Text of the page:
Retail sales fell by a worse-than-expected 0.5% in October, after a mild autumn hit sales of winter clothes.
Sales at household goods stores fell 3% following a particularly strong August and September, the Office for National Statistics (ONS) said.
For the three months to October, retail sales rose 0.4% – a considerable slowdown from the 2.3% increase recorded for the three months to July.
Analysts said October’s fall suggested shoppers were cutting back spending.
Samuel Tombs at Pantheon Macroeconomics said the drop was the “first real sign that consumers are tightening their purse strings due to uncertainty about Brexit”.
Non-food sales fell 1.3%, with a 1% decline fall in clothing sales, which he said could not be blamed on the weather.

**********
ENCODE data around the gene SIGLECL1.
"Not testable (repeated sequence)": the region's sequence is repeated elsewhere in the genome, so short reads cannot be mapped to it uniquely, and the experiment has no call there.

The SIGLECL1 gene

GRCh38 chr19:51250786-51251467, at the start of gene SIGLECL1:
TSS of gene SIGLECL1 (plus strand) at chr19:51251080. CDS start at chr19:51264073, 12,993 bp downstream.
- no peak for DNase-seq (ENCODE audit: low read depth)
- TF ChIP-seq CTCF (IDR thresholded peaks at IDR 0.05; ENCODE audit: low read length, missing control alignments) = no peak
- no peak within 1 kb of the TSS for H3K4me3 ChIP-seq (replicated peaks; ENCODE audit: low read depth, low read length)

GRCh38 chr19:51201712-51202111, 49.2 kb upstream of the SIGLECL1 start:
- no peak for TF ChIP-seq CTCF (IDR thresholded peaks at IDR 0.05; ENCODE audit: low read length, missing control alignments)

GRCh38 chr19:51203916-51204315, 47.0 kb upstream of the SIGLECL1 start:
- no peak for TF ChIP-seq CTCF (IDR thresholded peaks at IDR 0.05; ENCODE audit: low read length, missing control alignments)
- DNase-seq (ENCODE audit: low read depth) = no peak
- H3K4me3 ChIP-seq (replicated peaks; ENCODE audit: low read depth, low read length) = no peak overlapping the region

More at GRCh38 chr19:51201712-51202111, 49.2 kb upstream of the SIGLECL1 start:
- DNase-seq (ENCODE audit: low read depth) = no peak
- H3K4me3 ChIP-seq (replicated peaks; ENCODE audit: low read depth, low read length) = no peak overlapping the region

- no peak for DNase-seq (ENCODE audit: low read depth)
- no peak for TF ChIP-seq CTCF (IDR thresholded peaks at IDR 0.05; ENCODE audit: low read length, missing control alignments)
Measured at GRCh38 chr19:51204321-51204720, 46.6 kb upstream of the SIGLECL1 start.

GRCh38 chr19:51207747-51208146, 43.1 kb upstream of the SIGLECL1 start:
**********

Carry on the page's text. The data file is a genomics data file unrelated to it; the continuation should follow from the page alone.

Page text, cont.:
“Consumers’ confidence already has weakened in recent months due to concerns about the economic outlook and we doubt households are feeling any surer that a no-deal Brexit will be avoided after this week’s political turbulence,” Mr Tombs said.
“Unless the government miraculously manages to force the current withdrawal agreement through parliament soon, growth in consumers’ spending will weaken markedly in the fourth quarter.”
Thomas Pugh at Capital Economics said some of October’s weakness may reflect consumers delaying spending ahead of “Black Friday” discounts this month.
“High oil prices also weighed on the volume of fuel sold. As such, we suspect that there could be a rebound in sales volumes in November as oil prices have fallen sharply and if Black Friday sales pick up,” he added.